It was Tuesday the week of July 4th, and I was downtown on Cannon Street sitting under a brilliant unfurled USA flag. As I watched the stripes snapping in the southern breeze, I thought of the significance of Old Glory and all that was on it. I imagined it with holes ripped from artillery fire, stained in blood.
Are we any closer to the freedom it represented when crafted over 300 years ago?
The news headlines of the week suggest not. The Trayvon Martin trial...
....and a ruling on gay rights.
The big question: Is silence an opinion?
Quite possibly the loudest and most misunderstood. What do I personally feel about Paula, Trayvon, gay marriage? I wave a freedom flag with a closed mouth.
But it's complicated. I'm confused with the conflicting double-speak of most issues.
I watch the world tilt slowy... uber-crawling toward some embryonic beginning that I wouldn't classify as change yet.
Gay parents hurt when their sons and daughters are ostracized by society and subjected to hate, gay children hurt because they don't want to disappoint their family.
Families still wring their hands in angst at reunions and weddings knowing the contemptuous views of their matriarch and patriarchs concerning interracial marriages. Do we excuse their archaic views by claiming them to be pre-determined by their formative years? Do we silently pray that our children choose the route of less pain? Did the slave mother hold her newborn baby girl and pray that would be so beautiful that the plantation owner would fall in love with her and move her to the big house or does she pray that her baby girl is so ugly that she won't be looked upon and taken from her? And which is right? Who am I to say, a white southern girl? It's ludicrous for me to state that I understand the plight of the African American, the gay man or woman.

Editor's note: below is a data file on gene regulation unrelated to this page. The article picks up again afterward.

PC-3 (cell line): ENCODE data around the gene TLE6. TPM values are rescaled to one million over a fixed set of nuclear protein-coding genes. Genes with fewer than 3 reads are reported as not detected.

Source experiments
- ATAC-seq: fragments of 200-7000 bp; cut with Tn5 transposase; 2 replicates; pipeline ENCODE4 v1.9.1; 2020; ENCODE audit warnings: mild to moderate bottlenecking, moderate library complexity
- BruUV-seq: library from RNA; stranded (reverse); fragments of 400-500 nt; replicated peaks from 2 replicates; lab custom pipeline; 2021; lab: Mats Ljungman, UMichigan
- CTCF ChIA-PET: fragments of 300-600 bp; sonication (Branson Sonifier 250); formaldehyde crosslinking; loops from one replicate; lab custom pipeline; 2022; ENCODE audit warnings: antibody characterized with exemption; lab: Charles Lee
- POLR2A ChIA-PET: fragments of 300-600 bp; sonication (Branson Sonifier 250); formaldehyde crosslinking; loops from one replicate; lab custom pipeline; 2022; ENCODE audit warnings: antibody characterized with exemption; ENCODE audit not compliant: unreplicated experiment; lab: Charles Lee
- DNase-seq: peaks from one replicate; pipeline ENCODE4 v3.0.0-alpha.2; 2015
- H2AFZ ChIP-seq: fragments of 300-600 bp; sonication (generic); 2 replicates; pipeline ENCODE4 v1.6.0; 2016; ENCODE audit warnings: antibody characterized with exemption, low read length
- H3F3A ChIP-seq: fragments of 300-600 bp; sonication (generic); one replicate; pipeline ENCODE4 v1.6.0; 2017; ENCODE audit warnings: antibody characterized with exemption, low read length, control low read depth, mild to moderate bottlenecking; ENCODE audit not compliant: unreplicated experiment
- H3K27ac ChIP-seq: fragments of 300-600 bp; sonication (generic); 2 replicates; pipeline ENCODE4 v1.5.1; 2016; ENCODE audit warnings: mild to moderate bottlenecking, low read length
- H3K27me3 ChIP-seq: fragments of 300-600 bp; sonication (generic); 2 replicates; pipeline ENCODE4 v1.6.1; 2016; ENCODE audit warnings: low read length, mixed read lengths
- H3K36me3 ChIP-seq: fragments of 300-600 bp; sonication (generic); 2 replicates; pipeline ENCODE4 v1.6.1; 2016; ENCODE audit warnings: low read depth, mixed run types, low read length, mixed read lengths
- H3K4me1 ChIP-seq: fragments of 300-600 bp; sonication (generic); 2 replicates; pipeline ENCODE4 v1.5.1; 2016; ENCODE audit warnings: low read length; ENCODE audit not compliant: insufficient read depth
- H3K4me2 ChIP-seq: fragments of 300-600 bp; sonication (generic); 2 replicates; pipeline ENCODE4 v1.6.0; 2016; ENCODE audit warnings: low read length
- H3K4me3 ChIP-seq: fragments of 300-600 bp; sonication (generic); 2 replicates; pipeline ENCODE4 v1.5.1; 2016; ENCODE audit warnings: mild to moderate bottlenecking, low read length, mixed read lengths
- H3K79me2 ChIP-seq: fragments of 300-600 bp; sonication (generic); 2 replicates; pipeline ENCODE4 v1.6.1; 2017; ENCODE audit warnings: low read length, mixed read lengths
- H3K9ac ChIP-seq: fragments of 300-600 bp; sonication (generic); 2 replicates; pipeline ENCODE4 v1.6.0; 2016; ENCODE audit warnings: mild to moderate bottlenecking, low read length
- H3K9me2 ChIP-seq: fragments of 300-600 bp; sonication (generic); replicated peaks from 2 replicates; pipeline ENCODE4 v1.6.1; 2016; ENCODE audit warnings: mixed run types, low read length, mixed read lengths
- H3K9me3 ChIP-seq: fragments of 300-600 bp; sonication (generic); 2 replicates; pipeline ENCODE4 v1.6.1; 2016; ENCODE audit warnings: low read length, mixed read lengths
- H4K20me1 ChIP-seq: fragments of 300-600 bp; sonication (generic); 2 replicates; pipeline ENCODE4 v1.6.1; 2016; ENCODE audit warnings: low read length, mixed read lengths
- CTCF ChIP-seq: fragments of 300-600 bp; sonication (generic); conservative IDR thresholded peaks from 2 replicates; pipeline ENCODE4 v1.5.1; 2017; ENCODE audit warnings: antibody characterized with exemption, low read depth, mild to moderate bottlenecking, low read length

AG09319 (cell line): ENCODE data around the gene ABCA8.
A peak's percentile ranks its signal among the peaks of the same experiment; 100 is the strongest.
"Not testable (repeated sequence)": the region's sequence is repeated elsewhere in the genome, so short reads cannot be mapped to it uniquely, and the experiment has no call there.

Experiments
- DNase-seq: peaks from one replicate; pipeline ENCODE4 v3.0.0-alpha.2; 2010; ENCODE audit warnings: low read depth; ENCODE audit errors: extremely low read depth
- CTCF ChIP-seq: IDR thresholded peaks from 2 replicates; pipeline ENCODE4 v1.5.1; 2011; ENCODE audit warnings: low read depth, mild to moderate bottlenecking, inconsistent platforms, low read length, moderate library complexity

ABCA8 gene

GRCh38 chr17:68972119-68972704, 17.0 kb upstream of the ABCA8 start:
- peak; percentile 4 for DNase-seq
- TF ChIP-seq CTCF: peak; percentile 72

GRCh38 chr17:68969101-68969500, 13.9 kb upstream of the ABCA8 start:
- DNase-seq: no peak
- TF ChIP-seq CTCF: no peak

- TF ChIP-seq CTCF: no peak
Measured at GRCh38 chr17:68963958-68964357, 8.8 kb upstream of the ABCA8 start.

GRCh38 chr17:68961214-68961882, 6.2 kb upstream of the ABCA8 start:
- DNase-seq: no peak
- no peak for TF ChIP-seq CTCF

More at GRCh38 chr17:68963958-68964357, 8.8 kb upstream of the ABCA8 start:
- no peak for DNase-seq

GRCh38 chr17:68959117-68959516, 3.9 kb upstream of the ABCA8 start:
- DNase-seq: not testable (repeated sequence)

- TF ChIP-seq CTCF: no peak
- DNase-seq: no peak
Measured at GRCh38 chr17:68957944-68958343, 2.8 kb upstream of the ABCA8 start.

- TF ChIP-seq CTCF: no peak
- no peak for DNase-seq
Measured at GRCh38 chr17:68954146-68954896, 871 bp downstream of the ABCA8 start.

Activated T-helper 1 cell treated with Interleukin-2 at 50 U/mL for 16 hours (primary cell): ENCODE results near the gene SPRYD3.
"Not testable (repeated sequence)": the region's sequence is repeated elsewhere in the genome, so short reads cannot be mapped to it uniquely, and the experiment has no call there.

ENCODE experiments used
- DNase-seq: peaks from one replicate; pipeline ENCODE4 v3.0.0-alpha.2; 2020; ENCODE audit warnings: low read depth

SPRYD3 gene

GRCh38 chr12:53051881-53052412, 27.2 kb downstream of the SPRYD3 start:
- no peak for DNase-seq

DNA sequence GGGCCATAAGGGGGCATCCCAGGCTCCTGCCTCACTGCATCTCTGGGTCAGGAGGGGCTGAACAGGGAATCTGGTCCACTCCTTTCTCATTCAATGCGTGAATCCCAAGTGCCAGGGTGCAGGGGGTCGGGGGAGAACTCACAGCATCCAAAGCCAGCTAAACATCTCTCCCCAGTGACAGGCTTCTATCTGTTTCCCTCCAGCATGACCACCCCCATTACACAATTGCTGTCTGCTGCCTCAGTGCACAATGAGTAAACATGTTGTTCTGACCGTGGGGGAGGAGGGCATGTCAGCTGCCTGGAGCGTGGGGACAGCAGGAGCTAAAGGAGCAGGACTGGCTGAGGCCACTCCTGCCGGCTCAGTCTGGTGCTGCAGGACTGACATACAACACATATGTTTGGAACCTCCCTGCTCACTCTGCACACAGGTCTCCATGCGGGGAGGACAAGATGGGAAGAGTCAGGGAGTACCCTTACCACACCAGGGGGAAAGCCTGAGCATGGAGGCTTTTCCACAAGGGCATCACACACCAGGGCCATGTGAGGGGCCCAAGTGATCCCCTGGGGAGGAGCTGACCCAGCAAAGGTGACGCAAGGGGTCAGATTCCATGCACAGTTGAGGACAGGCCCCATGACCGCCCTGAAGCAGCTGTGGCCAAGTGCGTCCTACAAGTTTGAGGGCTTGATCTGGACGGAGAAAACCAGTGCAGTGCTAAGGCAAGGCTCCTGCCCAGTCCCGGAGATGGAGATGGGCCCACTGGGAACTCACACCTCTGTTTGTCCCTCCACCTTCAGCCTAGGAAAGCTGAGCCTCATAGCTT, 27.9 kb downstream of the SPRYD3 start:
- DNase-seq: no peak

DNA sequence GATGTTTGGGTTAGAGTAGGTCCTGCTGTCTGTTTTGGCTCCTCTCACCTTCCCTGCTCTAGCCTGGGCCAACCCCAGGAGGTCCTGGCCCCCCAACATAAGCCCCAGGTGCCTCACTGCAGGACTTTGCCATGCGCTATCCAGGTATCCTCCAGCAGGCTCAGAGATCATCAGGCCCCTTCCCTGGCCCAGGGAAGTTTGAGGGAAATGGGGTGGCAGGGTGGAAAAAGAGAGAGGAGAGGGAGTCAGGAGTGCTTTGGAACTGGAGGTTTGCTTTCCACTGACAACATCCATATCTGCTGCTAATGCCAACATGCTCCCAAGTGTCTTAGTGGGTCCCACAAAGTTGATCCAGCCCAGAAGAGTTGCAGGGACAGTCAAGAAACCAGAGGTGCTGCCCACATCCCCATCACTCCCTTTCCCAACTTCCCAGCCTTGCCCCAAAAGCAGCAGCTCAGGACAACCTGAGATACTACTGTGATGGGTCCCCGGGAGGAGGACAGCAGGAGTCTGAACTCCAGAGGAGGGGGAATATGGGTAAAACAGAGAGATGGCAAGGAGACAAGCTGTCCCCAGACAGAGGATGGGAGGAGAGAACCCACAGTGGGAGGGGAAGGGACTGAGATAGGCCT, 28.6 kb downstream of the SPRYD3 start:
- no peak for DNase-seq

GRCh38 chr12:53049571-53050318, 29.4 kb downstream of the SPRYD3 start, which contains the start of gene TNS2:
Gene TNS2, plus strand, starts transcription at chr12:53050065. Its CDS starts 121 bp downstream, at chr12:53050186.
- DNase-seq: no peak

So, let's say that we could wipe the slate clean and start over. Could the remedy be as simple as teaching and practicing unprejudiced love to our children from the beginning. Emphatically...
Yes! Simple? No! Complicated because another family will NOT teach their children those values and it will be their hate that kills goodness. i.e, Jesus, Martin Luther King, John F. Kennedy, Bobby Kennedy, John Lennon, Dietrich Bonhoeffer.
So, do I sit quietly on the porch and watch the parade go by? Is it safer to keep my opinion to myself, to silence the strike of these keys right now? Oh... Yes! Ole black water keep on rolling, Mississippi moon won't you keep on shining on me.
But, the world doesn't change with safe. I think of John Mayer's song "Waiting On the World to Change." Maybe we shouldn't wait, maybe the hope of change isn't in drawing lines in the sand, maybe it's by erasing them. Maybe it's by allowing each grain of sand to fall where it's creator destined it should be.
We will never be truly free until we unilaterally accept the rights of each other to choose our own freedoms without imposing them on others.
I don't have to march in a parade, hold a protest sign, or buy a bumper sticker. I simply treat you as I would any member of our human race. Silence is not weakness. Speeches, parades, concerts are all aftermath of what should begin in the quiet recesses of the heart. Usually beginning with truth.